Location: Children's Nutrition Research CenterTitle: Calcium absorption is not consistently enhanced by maintaining serum 25-hydroxyvitamin D levels > 50 or 80 nmol/L) Author
Submitted to: Pediatric Academic Society
Publication Type: Abstract only
Publication Acceptance Date: 2/17/2009
Publication Date: 5/4/2009
Citation: Abrams, S.A., Hicks, P.D., Hawthorne, K.M. 2009. Calcium absorption is not consistently enhanced by maintaining serum 25-hydroxyvitamin D levels > 50 or 80 nmol/L [abstract]. Pediatric Academic Society. Abstract no. 4545.1. Interpretive Summary:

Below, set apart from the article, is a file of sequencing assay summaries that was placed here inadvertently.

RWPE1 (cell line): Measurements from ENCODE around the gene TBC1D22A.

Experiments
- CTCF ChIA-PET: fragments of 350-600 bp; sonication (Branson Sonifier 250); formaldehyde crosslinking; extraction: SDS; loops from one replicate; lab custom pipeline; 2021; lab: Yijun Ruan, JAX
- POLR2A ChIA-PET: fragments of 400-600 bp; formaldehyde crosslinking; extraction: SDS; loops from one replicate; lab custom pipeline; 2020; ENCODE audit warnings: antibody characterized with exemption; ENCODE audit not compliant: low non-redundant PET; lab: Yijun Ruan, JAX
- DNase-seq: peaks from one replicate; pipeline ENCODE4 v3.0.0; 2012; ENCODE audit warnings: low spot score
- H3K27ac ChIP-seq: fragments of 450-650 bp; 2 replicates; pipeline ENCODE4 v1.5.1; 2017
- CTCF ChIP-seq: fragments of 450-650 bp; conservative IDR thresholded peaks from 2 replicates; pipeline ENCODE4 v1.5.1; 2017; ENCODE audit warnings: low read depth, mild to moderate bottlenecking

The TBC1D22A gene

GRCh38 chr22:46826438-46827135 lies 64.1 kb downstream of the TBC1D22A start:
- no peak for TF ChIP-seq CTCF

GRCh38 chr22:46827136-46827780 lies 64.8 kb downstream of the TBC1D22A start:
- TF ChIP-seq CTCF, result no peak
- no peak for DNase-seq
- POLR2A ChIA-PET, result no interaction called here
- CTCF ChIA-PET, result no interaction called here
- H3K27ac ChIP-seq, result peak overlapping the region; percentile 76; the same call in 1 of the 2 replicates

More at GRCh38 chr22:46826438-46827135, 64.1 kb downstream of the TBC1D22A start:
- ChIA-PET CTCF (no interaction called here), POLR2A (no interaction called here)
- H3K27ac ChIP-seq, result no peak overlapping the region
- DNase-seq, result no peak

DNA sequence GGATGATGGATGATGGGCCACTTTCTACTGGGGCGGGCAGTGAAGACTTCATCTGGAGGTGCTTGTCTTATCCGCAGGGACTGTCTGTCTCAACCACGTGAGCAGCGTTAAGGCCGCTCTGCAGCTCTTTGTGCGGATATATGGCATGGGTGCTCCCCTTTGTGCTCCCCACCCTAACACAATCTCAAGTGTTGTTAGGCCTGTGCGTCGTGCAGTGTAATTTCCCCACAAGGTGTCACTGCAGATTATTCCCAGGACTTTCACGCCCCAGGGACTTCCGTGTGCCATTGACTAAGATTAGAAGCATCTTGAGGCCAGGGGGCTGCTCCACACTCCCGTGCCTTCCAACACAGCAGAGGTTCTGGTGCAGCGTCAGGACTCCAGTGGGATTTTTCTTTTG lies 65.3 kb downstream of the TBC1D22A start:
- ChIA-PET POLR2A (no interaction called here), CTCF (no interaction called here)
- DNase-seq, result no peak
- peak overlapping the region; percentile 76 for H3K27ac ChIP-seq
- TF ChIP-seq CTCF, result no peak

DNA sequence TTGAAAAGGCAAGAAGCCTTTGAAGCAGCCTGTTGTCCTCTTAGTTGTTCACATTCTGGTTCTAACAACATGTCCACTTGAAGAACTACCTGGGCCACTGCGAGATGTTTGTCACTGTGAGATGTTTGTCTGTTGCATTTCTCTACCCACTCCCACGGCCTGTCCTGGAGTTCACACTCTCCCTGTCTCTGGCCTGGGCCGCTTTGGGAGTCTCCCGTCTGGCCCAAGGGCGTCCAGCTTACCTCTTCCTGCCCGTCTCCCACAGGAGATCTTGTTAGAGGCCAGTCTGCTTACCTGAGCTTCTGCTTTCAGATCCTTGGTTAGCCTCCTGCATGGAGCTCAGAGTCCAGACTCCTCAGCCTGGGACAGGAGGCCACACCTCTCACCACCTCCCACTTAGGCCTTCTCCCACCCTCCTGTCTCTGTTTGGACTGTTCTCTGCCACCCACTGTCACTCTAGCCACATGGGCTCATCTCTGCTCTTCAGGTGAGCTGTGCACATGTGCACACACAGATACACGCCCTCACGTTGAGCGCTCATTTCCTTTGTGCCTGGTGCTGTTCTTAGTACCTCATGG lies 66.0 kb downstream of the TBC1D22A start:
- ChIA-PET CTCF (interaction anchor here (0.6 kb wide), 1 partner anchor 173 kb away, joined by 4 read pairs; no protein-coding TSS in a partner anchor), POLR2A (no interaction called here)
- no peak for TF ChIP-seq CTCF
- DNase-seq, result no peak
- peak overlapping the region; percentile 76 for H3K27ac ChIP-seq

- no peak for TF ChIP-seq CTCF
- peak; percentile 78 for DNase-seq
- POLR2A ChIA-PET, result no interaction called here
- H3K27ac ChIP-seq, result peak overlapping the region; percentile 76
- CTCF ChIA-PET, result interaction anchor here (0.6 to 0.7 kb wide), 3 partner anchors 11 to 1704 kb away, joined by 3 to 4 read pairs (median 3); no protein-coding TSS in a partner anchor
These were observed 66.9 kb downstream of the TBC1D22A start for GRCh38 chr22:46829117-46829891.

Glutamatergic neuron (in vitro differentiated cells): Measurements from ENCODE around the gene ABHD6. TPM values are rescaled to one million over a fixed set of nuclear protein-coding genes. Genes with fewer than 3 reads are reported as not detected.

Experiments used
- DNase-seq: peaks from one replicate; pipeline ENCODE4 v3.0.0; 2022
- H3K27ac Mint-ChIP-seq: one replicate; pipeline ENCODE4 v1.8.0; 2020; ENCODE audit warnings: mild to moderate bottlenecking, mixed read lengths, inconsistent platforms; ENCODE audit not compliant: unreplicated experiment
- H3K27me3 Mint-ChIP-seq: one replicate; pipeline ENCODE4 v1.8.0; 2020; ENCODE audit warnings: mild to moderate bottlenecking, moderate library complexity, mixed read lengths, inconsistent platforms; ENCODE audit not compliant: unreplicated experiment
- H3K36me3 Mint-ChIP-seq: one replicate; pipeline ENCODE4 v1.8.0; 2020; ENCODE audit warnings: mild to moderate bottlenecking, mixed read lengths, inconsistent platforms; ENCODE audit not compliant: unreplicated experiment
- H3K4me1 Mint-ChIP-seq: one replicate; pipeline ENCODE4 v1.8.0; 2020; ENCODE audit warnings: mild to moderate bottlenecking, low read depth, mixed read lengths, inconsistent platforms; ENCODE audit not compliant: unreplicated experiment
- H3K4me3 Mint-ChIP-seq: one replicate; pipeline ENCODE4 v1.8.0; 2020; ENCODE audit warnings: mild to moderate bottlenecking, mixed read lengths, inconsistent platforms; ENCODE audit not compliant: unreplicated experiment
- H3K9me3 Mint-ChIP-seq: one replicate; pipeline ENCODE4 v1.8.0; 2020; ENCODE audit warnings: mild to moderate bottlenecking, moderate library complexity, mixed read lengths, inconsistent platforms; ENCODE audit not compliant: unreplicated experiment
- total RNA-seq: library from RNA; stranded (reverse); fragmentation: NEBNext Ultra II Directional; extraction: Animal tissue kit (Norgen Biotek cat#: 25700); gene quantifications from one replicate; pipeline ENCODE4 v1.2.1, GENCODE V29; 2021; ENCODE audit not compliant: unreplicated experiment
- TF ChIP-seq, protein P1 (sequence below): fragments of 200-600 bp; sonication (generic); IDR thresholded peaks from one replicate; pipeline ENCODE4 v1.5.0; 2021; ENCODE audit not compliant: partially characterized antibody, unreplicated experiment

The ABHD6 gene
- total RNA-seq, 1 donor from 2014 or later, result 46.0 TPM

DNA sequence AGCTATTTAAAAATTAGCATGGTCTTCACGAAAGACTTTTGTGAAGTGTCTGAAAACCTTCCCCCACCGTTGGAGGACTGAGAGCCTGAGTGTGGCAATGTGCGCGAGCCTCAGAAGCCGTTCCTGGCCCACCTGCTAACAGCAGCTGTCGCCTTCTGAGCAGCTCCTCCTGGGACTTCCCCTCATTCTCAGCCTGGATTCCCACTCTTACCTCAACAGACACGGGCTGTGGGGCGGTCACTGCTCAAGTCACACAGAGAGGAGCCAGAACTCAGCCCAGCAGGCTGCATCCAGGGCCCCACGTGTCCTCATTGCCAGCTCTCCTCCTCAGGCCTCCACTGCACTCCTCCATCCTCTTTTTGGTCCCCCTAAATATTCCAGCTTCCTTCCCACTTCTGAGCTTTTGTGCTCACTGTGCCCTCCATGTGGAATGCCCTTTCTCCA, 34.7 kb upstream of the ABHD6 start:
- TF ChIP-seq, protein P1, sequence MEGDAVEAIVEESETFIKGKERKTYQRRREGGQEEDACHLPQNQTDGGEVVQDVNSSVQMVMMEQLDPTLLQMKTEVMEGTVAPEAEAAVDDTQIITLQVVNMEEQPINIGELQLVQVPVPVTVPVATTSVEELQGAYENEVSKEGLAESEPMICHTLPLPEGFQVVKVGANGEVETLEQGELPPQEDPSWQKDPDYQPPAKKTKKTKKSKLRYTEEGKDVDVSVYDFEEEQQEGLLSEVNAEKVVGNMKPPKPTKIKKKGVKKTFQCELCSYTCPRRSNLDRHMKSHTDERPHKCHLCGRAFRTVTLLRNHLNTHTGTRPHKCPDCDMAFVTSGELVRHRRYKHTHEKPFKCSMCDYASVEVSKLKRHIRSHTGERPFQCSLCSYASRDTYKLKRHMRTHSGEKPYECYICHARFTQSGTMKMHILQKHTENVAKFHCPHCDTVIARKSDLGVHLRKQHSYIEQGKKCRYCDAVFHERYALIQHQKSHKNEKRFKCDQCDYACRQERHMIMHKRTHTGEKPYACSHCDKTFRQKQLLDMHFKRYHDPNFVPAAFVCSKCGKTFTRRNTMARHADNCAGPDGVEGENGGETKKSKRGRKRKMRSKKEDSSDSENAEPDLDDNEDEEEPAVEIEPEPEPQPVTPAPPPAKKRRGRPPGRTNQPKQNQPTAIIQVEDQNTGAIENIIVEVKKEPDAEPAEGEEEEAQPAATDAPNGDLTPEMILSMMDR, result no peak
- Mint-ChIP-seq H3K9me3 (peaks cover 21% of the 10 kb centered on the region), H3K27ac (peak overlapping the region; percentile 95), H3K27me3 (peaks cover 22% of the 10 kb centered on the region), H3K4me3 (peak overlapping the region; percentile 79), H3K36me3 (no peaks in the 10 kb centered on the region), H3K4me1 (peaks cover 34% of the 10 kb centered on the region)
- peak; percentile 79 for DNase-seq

Technical Abstract: Increasing serum 25-hydroxyvitamin D (25-OHD) in adults may enhance calcium absorption (Ca-abs). Targeting of 25-OHD values for the entire population has been widely advocated recently with goals of 25-OHD of at least 50 or 80 nmol/L advocated. There are few pediatric data that relate 25-OHD to Ca-abs on which to evaluate target 25-OHD values. Our objective was to evaluate the relationship between 25-OHD and Ca-abs in a large cohort of school-age children and adolescents. We evaluated data from 439 Ca-abs measurements performed using dual-tracer stable isotope techniques conducted at our center over a 15-year period in 251 healthy children, 4.9 to 16.7 yrs of age. Serum 25-OHD ranged from 28 to 197 nmol/L (Mean 85 +/- 2 nmol/L). Total Ca-abs (intake times fractional absorption) was significantly correlated to 25-OHD in the whole population, r = 0.16, P = 0.001. This relationship was closer in the 197 studies in early puberty (Tanner 2 or 3), r = 0.35, P < 0.001 and not significant in pre- or late-pubertal subjects. For the whole population (n =439), there was no close correlation between 25-OHD and fractional absorption of calcium (r = 0.03, P = 0.46). In a general linear model with calcium intake, pubertal status, gender and race as covariates, fractional absorption was not significantly related to 25-OHD (p = 0.34) but was significantly (negatively) associated with calcium intake, P = 0.03. Fractional absorption of calcium adjusted for calcium intake was significantly higher at 25-OHD of 28-50 nmol/L, (0.344 +/- 0.019) compared to 25-OHD of 50-80 nmol/l (0.280 +/- 0.014) or 25-OHD > 80 nmol/L (0.297 +/- 0.015), P < 0.01 for each, suggesting adaptation to moderately low 25-OHD values. We found a small effect of higher 25-OHD values on total but not fractional Ca-abs primarily during early puberty. This effect was inconsistent and not a large factor in determining Ca-abs. Adaptation to moderately low 25-OHD (28-50 nmol/L) occurred to support Ca-abs. Our data do not provide support for achieving a 25-OHD above any specific value in prepubertal school-age children based on optimizing calcium absorption. The overall costs and benefits of assessment and intervention strategies to achieve any preset 25-OHD in school-age children should be considered before public policy interventions are put in place to achieve them.